An incident involving suppressants is one which The National Institute for Occupational Safety and Health (NIOSH) had an investigation launched and finalized on July 6, 2010, after one firefighter died and eight others injured in the line of duty in response to a dumpster fire at a foundry in Wisconsin. On examination, the fire was approximately two foot high and emitting blue-green flames at the top with a red-orange glow in the heart of the fire. The firefighter's response to the suppression of the fire was 700 gallons of water with no effect and then 100 gallons of foam solution at one percent then increased to 3percent and no noticeable effect. The contents of the dumpster then exploded sending shrapnel and barrels into the air. The explosion was the cause of the one fatally injured firefighter and eight other injuries. Further analysis provided the revelation that one of the components of the dumpster fire was aluminum shavings which upon addition of wet extinguishing agents generated hydrogen gas as a result of the reaction with aluminum which exploded.
The fire suppressants in the incident are water and foam solution. Water as a fire suppressant is generally used for Class A fires due to its very predictable components such as boiling at 100 degrees and freezing at 0 degrees compared to other fire suppressants such as nonaqueous agents which may contain unpredictable characteristics. (Gann & Friedman, 2014). It is a well identifiable fact that water slows the growth of a fire due to its ability to effectively control all components of the combustion process which are oxygen, heat, and fuel. Foam solution was the other suppressant used in the incident. Foam agents suppress the fire by separation of the fuel from the oxygen and are dependent on the solution, foam solution is mainly used for Class B fires. In the above incident, however, it is imperative to focus on one pertinent suppressant which is water.
Water is the most conventional, accessible, and convenient for use and the cheapest media for the suppression of fires of a general nature. Water is the most used component in Fire Services to put out fires in one form or the other. The characteristics of water as a fire suppression agent are essential knowledge to any firefighter and the reason why water is the best extinguishing agent when used appropriately and efficiently. Some of the characteristics are its affordable nature and readily available. Water also contains excellent cooling properties as it changes states it has the ability to absorb a high amount of heat. In the process of extinguishing a fire using water, the water heats up as heat will move from the higher temperature to the lower temperature which is the water. It, therefore, leads to water heating up and changing states to vapor or steam which then leads to the steam heating up until an equilibrium of steam and smoke is attained which leads to the suppression of the fire, therefore, portraying the excellent cooling properties of water (McDonough, 2018).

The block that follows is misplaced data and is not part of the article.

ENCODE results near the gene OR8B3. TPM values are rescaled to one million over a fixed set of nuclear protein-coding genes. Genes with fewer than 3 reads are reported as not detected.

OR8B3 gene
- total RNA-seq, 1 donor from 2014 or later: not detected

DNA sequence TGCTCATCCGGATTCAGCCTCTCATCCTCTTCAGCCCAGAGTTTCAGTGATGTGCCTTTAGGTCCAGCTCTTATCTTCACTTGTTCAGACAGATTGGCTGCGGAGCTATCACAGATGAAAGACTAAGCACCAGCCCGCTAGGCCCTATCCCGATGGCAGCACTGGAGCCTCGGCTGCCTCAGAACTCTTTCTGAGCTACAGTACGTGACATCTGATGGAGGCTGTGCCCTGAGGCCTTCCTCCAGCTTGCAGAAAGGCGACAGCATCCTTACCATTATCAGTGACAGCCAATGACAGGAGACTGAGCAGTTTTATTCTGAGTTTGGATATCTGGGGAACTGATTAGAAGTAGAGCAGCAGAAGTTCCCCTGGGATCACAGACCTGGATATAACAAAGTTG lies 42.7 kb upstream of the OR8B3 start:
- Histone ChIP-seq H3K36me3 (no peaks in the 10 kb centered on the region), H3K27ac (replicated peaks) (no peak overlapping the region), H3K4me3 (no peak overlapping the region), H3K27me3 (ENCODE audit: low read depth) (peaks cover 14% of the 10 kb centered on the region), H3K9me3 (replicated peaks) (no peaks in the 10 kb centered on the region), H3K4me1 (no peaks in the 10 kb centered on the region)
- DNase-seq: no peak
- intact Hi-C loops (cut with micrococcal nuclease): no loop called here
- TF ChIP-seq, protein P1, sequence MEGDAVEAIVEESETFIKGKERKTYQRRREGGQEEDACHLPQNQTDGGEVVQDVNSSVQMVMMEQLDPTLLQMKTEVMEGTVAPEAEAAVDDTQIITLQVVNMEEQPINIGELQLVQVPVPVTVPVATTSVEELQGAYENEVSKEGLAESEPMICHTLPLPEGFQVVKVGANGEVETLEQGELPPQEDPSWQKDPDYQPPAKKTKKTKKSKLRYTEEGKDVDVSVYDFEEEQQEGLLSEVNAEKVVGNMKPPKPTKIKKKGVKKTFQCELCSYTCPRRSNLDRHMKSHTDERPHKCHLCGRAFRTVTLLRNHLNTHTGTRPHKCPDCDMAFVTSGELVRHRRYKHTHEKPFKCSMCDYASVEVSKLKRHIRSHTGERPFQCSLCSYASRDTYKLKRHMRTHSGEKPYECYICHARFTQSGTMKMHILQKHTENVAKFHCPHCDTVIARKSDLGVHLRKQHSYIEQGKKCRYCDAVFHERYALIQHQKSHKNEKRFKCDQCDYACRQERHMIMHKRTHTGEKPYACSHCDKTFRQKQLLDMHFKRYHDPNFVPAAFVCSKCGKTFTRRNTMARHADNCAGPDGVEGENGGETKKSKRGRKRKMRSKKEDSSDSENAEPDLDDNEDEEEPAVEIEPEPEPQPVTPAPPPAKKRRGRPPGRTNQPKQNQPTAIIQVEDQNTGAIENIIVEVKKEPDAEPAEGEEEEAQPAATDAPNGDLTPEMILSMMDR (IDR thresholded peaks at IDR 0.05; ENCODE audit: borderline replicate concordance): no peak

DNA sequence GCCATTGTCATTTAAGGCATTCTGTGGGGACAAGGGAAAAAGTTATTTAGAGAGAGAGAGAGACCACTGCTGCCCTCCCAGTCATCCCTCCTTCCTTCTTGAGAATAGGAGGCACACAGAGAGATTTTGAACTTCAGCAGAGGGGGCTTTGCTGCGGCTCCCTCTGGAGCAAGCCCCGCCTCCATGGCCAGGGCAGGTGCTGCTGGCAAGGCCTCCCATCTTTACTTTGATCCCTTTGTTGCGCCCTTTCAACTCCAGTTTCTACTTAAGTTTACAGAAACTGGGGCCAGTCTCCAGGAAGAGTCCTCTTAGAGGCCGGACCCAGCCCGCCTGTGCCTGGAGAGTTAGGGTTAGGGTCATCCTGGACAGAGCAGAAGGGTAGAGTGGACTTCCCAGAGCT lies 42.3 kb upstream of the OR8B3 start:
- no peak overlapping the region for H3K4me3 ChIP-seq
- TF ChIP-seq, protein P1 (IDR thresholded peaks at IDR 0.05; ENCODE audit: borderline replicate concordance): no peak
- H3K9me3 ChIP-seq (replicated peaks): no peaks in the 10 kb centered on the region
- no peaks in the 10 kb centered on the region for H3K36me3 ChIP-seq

Real life experiences involving water as a suppressant include incidents where a small home fire is actively suppressed by the home sprinkler system which quickly averts the danger of the fire spreading. The National Fire Protection Association has produced reports as to the importance of automatic sprinkler systems. (Rohr et al., 2005). An article with statistical data by the NFPA provided that injuries to the firefighters were 79% lower where sprinklers were present. (Ahrens, 2017). An example would be a small fire caused by something left cooking in the kitchen, the water-based sprinklers are able to reduce the probability of the fire becoming a large fire by putting it out automatically.